Choosing A Climbing Harness

Choosing a climbing harness is a decision that should never be made lightly; your climbing harness connects you to the rope that is your lifeline, and a malfunction while climbing can have disastrous results. There are several factors to consider when choosing a climbing harness including comfort, style, climbing style, climbing conditions, and more. Understanding how different climbing conditions affect the type of harness you should have can make the decision process much easier.

Climbing styles, and therefore climbing environments, dictate how harnesses are designed. High elevation mountain climbing and glacier climbing have different requirements than day climbs and big wall climbs. Temperatures, contact with moisture, and the types of construction materials all have to be considered when choosing a climbing harness, as well as what type of gear you may need to carry with you.

Climbing harnesses are generally designed for one of four categories known as Multipurpose or Sport, Alpine, Big Wall or Varying Pitch, and Competition. Each one has specific qualities that make it more suitable to specific climbing environments and needs.

Multipurpose or Sport Harnesses

Multipurpose harnesses cover a wide range of styles catering to beginners and experienced climbers; these types of harnesses typically have thicker padding for the inevitable fall that will occur during the learning curve and are perfectly suited for learning new climbing styles. Multipurpose harnesses are commonly used for indoor sport climbing events where many different people of varying skill levels and body types may use the same harness. Multipurpose harnesses typically have optional rappelling loops and gear loops to fit just about any situation.

Big Wall or Varying Pitch Harnesses

Varying pitch climbing brings a whole new challenge in and of itself; varying pitch is one the most athletically demanding styles of climbing due to the changing orientation of the climber. This sometimes requires swinging long distances and climbing upside down, as is the case of the world famous El Capitan formation in the Yosemite Valley. These environments require extremely strong and durable materials and thick padding to endure the stresses of this type of climbing, as well as the time spent hanging with heavy gear and assisting other climbers.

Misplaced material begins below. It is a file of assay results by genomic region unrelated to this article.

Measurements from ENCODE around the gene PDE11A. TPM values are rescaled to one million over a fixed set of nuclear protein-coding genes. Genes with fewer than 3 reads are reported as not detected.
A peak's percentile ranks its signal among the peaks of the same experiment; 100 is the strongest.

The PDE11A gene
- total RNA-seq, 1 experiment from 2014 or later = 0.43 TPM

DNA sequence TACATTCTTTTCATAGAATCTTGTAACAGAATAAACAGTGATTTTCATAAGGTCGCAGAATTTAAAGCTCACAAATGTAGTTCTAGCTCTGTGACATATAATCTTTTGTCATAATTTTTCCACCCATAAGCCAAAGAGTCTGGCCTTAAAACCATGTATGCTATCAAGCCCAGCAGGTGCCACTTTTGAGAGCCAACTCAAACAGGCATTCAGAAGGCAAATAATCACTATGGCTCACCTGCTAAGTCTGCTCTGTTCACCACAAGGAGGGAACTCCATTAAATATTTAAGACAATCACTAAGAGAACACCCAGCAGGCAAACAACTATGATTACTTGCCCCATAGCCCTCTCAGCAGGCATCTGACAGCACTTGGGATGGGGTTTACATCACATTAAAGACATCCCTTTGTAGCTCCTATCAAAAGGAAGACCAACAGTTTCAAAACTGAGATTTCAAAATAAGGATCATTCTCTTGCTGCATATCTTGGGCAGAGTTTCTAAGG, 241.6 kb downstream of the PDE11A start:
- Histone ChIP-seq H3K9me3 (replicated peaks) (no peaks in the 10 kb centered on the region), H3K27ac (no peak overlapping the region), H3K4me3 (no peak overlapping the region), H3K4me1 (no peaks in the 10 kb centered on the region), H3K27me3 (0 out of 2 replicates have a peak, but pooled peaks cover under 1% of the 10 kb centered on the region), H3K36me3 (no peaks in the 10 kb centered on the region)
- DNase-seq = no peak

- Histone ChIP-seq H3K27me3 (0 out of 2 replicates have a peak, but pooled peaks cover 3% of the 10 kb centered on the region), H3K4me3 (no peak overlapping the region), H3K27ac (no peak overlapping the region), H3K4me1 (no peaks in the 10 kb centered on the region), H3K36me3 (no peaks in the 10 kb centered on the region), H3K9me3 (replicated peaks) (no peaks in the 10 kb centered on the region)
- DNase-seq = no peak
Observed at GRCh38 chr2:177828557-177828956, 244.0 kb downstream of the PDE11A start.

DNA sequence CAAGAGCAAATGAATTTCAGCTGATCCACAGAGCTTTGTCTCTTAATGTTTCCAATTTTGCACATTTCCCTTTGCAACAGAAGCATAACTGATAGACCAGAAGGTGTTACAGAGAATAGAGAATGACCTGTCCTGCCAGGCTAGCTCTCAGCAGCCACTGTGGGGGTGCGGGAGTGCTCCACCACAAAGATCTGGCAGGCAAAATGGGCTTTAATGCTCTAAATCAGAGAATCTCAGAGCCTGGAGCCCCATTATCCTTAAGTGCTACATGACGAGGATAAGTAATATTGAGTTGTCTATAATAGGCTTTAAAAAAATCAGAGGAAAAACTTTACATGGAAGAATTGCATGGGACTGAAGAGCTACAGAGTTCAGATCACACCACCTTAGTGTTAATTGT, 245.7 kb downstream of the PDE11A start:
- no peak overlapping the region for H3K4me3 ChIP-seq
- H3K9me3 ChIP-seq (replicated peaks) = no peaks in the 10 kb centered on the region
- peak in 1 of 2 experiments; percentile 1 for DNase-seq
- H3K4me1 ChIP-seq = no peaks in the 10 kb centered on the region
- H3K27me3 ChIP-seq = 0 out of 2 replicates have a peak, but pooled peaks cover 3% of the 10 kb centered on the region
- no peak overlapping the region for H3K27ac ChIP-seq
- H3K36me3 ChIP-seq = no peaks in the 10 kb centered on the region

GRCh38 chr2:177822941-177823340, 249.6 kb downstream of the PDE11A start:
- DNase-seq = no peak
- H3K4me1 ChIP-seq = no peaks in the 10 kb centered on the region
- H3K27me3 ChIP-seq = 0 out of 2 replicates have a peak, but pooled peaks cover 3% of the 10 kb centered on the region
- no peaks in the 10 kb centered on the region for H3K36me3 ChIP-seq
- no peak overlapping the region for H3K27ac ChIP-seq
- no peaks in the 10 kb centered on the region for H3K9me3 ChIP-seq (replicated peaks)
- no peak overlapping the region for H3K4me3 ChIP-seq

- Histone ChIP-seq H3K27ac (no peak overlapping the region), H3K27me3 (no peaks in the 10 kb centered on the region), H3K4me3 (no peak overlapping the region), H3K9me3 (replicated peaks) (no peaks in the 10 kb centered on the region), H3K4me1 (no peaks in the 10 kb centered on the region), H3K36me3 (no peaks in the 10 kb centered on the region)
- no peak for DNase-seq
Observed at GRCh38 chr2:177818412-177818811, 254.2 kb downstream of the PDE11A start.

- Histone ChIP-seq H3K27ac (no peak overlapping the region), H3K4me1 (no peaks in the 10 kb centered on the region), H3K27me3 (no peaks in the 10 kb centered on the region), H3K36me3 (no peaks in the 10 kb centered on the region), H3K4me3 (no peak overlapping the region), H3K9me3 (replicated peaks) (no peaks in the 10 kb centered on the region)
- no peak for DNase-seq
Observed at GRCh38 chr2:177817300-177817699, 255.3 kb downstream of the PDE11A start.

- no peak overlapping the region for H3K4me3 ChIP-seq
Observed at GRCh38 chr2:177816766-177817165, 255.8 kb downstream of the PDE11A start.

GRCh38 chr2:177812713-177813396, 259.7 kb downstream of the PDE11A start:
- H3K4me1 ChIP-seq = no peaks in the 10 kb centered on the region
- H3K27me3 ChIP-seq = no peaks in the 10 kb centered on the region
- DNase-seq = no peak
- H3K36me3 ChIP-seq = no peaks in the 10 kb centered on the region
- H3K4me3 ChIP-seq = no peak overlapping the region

Alpine Harnesses

Alpine climbing is commonly associated with what are sometimes called ‘traditional mountains’ but also includes glacier and crevasse climbing. These conditions present some of the most demanding situations a climber and their gear will ever experience. Climbing formations like K2 and exploring the fissures of glaciers present more challenges than just securing the climber, weight, moisture absorption, and temperature tolerances have to be considered as well. Alpine harnesses need to be easily adjustable to allow for clothing changes as conditions and exertion levels change and need to be thickly padded and comfortable for when hanging breaks are needed.

Competition Harnesses

Competition harnesses are extremely slim versions of their real-world cousins, only including the bare necessities for a particular event. These harnesses are designed for speed and mobility during simulated conditions and rarely come with any extras like gear loops.

Harnesses can also be further classified by their physical construction; the waist belt and leg loop combination, diaper style harness, chest harness, and full body harness are all different physical styles of climbing harnesses. The leg loop and waistband combination is by far the most popular, but the other styles have their place in the climbing world. Many climbers prefer the diaper style that, as the name implies, wraps around the waist and legs to the other types; many climbers have difficulty with the leg loops cutting off circulation and limiting mobility. Chest harnesses are typically used in situations where the climber may tip over completely, as in crevasse and glacier climbing, while full body harnesses are commonly used for children.

Regardless of the climbing environment or the climber, the three most important things to ensure when choosing a climbing harness are fit, comfort, and safety. An improperly fitting harness is not only uncomfortable, it is also a serious safety hazard; several climbers have been injured and even killed by slipping out of a harness. Comfort is also a serious concern, securing a harness too tightly or using one too small can be painful and even cut off circulation to body parts and affect breathing. Lastly, always ensure your harness is certified for the style of climbing you intent to do. Following these simple guidelines can help you find the right harness to keep you safe and confident on your next adventure.